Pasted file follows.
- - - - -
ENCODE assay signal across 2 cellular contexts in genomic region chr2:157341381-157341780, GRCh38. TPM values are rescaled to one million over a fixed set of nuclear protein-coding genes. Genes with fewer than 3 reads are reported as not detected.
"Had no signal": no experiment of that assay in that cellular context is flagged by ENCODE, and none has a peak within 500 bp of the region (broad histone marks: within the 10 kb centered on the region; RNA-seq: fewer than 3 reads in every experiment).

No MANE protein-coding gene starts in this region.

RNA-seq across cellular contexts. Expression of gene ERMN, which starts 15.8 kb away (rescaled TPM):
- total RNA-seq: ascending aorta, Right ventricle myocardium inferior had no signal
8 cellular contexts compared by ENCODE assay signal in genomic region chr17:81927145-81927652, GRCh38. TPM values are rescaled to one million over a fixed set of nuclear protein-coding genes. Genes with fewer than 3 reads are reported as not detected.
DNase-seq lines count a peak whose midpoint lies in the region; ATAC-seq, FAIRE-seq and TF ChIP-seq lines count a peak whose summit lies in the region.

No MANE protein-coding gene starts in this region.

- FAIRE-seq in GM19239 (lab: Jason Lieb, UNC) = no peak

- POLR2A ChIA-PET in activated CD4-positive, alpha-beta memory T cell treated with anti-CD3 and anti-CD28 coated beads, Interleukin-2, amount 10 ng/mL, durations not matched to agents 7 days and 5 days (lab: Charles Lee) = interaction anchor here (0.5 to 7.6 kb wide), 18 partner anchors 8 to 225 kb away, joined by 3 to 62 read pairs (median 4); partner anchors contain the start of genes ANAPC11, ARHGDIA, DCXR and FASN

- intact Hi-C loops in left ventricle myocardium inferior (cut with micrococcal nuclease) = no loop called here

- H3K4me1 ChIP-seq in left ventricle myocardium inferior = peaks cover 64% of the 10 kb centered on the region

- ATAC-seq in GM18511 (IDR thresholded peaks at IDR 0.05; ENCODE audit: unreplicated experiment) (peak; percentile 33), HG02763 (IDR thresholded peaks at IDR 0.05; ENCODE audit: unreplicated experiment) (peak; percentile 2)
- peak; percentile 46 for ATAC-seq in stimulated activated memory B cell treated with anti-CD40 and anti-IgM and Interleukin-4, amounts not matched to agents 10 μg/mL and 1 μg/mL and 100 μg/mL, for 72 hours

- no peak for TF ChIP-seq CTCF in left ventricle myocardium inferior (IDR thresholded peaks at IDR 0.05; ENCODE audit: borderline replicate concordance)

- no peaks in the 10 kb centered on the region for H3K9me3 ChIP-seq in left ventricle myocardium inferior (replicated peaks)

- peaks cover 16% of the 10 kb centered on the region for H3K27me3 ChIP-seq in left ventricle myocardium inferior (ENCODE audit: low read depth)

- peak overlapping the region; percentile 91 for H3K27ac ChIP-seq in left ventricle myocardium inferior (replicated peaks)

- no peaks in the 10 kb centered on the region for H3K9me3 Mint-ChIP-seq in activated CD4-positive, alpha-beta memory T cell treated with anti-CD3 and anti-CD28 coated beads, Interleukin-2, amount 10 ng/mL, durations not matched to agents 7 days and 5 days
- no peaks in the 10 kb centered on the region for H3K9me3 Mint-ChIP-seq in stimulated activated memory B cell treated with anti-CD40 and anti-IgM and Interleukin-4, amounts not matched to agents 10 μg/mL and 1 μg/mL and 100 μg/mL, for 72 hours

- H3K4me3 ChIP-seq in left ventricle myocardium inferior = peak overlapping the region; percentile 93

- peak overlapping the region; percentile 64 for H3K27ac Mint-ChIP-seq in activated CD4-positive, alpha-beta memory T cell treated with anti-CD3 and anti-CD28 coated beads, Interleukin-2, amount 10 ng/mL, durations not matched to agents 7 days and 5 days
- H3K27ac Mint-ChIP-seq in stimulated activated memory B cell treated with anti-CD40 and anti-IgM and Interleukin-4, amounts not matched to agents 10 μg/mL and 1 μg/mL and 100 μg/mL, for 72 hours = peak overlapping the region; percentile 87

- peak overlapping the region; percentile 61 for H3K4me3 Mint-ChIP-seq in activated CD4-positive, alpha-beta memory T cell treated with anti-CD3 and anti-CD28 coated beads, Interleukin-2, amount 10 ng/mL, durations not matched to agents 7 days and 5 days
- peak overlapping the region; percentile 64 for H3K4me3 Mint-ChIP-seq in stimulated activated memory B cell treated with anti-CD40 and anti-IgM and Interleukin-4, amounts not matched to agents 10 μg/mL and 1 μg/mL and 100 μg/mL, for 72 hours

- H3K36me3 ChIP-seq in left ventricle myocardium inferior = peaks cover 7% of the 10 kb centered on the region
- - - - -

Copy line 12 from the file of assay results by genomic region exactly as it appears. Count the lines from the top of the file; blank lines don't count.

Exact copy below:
- H3K4me1 ChIP-seq in left ventricle myocardium inferior = peaks cover 64% of the 10 kb centered on the region